Craft · Crochet

Passing down the skills: backwards edition

Back when I began knitting and crocheting, I realised things were backward for me. A lot of people talked about the link with the past; they learned to knit or crochet from their mother, or perhaps their grandmother. Their aunt. Someone in their family.

I learnt through friends and youtube, which was perfect for me but didn’t foster that link. I felt for a while as though I was missing some part of the learning process. I had no tips or tricks passed down from previous generations, and I still have no idea if any of my grandparents could knit. I assume they could, but the only story I remember involves a great aunt I never met, so I’m not certain.

Then my mum asked me to teach her to crochet.

mum

She said she knew how to do it before, but teaching her was basically from scratch. She came along to one of my Stitch ‘n’ Bitches, picked up a hook and some acrylic, and off she went.

It turns out teaching her was great for both of us; for her because she’s been doing it on and off ever since, and for me because when I visited her she revealed that she’d crocheted me a version of the Doctor’s scarf. Yes, that enormous Doctor Who scarf.

DWscarf
Found on Pinterest; credit goes to BBC.

I don’t have pictures yet because she had to sew in the millions of ends, but it will be with me soon. It’s okay, I won’t be able to use it until the winter anyway, but you better bet it will be used all the damn time.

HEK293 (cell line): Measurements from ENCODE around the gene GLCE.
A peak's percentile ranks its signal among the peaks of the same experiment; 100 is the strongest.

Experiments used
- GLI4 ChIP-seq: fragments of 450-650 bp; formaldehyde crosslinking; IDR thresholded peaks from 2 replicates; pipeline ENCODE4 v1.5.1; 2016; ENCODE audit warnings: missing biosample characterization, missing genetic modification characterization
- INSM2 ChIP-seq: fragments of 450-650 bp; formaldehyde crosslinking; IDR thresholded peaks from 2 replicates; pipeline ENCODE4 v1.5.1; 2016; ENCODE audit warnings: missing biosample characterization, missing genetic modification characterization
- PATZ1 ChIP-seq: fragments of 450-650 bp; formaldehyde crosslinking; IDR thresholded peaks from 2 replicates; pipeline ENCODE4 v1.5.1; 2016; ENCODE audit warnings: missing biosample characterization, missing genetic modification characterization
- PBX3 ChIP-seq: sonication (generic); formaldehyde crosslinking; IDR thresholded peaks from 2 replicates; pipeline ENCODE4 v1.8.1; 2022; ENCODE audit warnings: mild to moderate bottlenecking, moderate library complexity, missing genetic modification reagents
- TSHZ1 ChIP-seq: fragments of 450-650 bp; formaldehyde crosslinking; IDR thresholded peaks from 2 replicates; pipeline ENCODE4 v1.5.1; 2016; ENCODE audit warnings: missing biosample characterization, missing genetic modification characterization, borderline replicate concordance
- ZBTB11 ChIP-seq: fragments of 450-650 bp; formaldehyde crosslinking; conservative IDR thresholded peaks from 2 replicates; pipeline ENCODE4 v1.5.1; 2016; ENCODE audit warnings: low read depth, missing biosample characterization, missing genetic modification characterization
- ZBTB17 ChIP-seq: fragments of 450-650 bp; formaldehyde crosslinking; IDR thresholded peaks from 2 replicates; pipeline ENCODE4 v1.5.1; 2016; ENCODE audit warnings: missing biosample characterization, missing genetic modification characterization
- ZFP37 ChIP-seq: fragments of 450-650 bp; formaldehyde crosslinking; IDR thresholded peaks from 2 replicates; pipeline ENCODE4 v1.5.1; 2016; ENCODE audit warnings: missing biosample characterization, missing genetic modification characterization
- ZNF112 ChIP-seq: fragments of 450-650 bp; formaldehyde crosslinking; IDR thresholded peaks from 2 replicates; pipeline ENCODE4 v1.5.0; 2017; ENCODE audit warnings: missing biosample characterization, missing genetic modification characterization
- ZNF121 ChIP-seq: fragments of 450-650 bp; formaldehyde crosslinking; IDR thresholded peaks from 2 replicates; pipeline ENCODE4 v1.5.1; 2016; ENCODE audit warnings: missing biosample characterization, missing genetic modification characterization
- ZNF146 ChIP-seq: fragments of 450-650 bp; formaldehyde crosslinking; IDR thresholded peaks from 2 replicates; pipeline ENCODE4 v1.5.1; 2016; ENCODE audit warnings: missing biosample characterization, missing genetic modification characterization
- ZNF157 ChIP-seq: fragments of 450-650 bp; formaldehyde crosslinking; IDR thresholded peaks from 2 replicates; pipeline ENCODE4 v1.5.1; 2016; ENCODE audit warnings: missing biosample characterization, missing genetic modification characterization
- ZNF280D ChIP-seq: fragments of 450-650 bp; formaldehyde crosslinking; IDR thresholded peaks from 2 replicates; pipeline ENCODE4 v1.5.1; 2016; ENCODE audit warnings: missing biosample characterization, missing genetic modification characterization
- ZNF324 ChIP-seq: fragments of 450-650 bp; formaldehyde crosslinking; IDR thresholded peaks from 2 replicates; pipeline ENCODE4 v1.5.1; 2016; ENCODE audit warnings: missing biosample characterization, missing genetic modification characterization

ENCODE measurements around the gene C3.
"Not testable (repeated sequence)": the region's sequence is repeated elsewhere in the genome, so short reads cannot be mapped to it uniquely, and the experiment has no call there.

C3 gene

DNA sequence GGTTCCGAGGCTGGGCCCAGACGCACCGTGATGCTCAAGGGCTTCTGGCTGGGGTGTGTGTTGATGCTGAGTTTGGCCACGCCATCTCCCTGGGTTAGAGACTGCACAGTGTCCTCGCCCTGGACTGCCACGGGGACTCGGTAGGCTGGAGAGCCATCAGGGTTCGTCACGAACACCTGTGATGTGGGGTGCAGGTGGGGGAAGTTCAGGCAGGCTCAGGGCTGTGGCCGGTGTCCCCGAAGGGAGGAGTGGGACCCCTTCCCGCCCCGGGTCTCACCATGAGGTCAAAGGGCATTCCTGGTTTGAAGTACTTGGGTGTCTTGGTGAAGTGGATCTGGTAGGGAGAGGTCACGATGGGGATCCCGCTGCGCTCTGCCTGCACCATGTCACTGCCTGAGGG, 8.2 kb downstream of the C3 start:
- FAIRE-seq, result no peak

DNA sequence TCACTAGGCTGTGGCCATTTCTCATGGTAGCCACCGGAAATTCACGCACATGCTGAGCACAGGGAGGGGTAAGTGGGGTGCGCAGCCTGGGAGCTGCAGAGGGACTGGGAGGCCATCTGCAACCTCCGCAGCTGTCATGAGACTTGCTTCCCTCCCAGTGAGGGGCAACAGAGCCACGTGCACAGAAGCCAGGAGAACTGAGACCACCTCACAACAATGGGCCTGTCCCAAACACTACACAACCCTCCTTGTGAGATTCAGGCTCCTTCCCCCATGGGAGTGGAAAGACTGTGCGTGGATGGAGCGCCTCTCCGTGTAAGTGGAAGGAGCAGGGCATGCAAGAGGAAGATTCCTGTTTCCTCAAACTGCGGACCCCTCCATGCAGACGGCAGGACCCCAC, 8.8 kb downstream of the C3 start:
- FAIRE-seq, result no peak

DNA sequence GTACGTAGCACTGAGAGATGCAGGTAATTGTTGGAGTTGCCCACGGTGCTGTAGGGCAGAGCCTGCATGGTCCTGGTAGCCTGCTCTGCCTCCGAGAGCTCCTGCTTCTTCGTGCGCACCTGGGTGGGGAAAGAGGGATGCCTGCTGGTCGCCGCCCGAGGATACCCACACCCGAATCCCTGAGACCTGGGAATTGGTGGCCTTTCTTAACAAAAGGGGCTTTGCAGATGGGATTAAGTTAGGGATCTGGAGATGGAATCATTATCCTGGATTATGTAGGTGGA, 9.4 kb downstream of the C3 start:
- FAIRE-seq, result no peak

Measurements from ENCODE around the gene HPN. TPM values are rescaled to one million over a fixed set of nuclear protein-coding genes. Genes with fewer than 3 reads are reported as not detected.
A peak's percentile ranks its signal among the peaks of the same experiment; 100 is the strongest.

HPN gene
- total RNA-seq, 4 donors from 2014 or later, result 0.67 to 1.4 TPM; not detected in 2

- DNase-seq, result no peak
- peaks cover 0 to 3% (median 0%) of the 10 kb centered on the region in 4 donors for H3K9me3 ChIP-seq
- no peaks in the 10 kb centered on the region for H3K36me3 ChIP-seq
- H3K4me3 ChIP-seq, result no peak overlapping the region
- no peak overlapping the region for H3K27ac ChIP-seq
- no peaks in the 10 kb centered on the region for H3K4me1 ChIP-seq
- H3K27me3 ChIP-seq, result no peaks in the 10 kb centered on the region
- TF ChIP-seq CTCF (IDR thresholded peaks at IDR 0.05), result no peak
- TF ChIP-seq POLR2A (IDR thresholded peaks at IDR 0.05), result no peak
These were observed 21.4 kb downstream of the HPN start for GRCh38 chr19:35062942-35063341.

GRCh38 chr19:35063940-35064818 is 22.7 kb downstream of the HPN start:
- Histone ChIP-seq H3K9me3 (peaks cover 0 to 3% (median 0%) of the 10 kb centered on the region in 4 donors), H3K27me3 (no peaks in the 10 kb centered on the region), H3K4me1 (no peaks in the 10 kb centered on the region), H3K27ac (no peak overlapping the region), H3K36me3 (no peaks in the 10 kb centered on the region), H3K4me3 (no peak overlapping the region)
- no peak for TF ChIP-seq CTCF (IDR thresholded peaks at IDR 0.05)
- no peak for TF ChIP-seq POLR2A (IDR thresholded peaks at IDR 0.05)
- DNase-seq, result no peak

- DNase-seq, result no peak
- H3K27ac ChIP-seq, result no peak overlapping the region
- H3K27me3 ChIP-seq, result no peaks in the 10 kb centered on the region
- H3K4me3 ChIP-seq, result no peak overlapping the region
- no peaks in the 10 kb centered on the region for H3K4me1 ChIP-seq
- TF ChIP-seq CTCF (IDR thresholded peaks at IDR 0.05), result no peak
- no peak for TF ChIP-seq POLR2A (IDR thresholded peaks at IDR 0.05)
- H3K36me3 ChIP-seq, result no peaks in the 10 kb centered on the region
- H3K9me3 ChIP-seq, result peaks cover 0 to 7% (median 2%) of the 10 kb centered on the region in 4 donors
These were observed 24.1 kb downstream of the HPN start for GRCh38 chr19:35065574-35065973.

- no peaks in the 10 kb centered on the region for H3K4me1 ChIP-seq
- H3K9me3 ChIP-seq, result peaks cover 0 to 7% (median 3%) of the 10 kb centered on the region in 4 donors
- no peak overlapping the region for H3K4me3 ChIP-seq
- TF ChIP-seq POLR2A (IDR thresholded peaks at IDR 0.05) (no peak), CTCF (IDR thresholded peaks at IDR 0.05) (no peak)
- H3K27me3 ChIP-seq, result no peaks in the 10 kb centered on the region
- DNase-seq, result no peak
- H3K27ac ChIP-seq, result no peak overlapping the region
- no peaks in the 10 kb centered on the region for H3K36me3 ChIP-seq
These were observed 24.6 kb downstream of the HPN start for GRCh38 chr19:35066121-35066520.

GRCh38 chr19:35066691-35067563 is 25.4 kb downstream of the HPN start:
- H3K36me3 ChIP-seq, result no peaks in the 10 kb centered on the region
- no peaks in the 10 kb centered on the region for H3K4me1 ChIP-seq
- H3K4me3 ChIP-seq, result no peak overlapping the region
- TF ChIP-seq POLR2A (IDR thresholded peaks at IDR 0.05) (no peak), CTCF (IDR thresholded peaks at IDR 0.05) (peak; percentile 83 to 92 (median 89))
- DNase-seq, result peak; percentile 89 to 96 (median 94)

And I will look just as happy as he does. Guaranteed.

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14 thoughts on “Passing down the skills: backwards edition

    1. I’m with you. My mum has more patience than me, I’d lose interest – but that said, I do like the things that riff on the theme. Like Doctor Who socks and shawls with the same colours just not the scarf. I dig that.

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  1. Everyone Learns in diffrent ways, I was shown by my grandmother, but never really picked it up at that time. sadly she is now no longer able to teach me as she fell unwell, so I have fallen to the use of the internet to learn. there is no shame in it at all, infact I think it is wonderful that so many more people are now learning what seemed to be dying crafts thanks to the use of the internet

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    1. I’m sorry to hear about your grandmother being too ill to teach you. It’s still nice that you can learn online and carry that on. 🙂

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  2. How great that you could share your hobby with your mother. My own mother taught me to crochet, but when I wanted to learn to knit, she sent me to a class, as she didn’t feel like she did it the”right”way. One thing I miss with her gone is her ability to help me figure out a pattern. Enjoy the scarf!

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  3. Reading all the comments has been so interesting. I love hearing how people learn in different ways. My Nanna tried to teach me as a child but I was very stubborn and didn’t want to learn. It wasn’t until my had my own babies that I wanted to make them something. That’s when I turned to You Tube! I also re-taught my Mum to crochet, which I enjoyed. I taught my sisters too. Nanna is very proud that we’re all crocheting (and knitting badly).

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